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China’s Crackdown on Securities Industry Is Shaking Confidence

The disappearance of a top brokerage executive, a presumed subject of crackdown, rattles market and fans concerns about a political motives.

The recent disappearance of the executive chairman of Guotai Junan International Holdings is sending a chill across Hong Kong’s financial district, fueling worries that President Xi Jinping’s crackdown on alleged abuses in the securities industry is turning into a campaign against political rivals.

Yim Fung, a senior executive who oversaw the Hong Kong–based offshore arm of state-owned Guotai Junan Securities Co. for more than 15 years, has not been seen or heard from since November 18, according to a statement from his office. Executives are not sure of his whereabouts, but according to a November 24 report from China’s official Xinhua News Agency, government investigators have been probing the Shanghai headquarters of both Guotai Junan and Haitong Securities, two of China’s leading brokerage houses. Industry insiders say the chances are high that Yim is being held for questioning on the mainland as part of the financial industry probes.

Chinese authorities began cracking down on so-called malicious short selling and insider trading following this summer’s brutal stock market correction, which saw the mainland market plunge an unprecedented 40 percent between early June and late August and prompted Beijing to spend close to $300 billion to shore up prices.

In August investigators from the Communist Party’s Central Commission for Discipline Inspection detained several senior executives of Beijing-based CITIC Securities Co., China’s largest brokerage house. Overall, investigators have detained more than a dozen bankers — and even several senior officials of the China Securities Regulatory Commission — since launching the crackdown.

“When the market began to crash, there was a reflexive reaction to go after those were who responsible for it,” says Victor Shih, an associate professor of political economy at the University of California, San Diego, and an expert on China’s financial industry. “In reality, lax regulation and political pressure from the top were the main culprits. I am sure some people used this crackdown to settle political or even personal scores. The problem is that people will start to accuse each other, which can unsettle the market for quite some time.”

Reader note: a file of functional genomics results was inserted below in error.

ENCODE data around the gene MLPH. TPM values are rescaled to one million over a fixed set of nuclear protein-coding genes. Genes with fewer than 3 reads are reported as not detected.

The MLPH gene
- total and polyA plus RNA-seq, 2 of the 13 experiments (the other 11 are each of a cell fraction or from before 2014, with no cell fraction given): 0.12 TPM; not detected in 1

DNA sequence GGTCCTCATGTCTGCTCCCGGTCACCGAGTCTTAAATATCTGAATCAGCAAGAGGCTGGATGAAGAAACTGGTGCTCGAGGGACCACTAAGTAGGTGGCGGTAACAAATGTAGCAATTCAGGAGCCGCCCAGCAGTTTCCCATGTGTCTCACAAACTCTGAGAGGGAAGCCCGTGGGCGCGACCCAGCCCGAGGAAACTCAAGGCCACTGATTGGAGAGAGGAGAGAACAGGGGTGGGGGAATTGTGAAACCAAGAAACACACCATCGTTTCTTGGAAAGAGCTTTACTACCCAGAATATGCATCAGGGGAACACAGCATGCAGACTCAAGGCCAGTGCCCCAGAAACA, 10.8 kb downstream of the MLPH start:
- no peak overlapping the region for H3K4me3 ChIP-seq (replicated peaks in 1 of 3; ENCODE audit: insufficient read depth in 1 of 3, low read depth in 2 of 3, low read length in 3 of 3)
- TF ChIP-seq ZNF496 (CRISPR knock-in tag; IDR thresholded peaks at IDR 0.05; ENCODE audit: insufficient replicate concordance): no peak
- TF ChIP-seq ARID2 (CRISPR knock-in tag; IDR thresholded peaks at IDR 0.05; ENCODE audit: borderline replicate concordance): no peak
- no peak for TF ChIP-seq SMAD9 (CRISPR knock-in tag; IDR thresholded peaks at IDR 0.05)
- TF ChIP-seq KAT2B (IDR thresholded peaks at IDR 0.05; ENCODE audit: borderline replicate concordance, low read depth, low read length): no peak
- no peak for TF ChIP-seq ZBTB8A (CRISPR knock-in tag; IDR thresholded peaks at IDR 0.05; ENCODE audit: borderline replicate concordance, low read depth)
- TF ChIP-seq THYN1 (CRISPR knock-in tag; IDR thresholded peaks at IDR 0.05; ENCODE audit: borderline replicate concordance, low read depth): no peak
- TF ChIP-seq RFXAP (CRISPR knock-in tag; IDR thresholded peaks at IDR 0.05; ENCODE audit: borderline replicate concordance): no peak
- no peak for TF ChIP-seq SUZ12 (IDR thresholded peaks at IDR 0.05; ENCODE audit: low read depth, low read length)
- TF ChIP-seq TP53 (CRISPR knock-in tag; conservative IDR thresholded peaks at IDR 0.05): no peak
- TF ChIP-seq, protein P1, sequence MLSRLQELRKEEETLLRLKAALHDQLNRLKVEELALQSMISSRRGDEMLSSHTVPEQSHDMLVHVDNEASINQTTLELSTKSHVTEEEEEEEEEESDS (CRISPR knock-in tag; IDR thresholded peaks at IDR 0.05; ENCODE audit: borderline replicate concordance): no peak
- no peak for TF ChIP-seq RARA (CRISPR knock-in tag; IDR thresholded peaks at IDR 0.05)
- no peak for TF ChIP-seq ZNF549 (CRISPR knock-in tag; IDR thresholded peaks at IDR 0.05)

Although stock prices have recovered somewhat since August, the apparent widening of the financial industry investigations rattled the market last week. The Shanghai Composite index sank 5.5 percent on November 27, with a gauge of volatility surging from the lowest level since March. The Hang Seng China Enterprises index slid 2.5 percent on Friday in Hong Kong, whereas the Hang Seng index retreated 1.9 percent. The markets recovered slightly early this week.

On November 20 regulators reopened the market for initial public offerings, which had been suspended in early July to help steady stock prices.

Based in Hong Kong, Yim had a high profile in the local securities industry. He often spoke to the media as chairman of the Chinese Securities Association of Hong Kong. He also was a former aide to Yao Gang, a vice chairman of the China Securities Regulatory Commission who, until his arrest on November 13 as part of the industry crackdown, oversaw initial public offerings. Before joining the regulatory agency more than a decade ago, Yao had served in various roles as an investment banker in Shanghai, including as chief executive officer of Guotai Junan Securities from 1999 to 2002.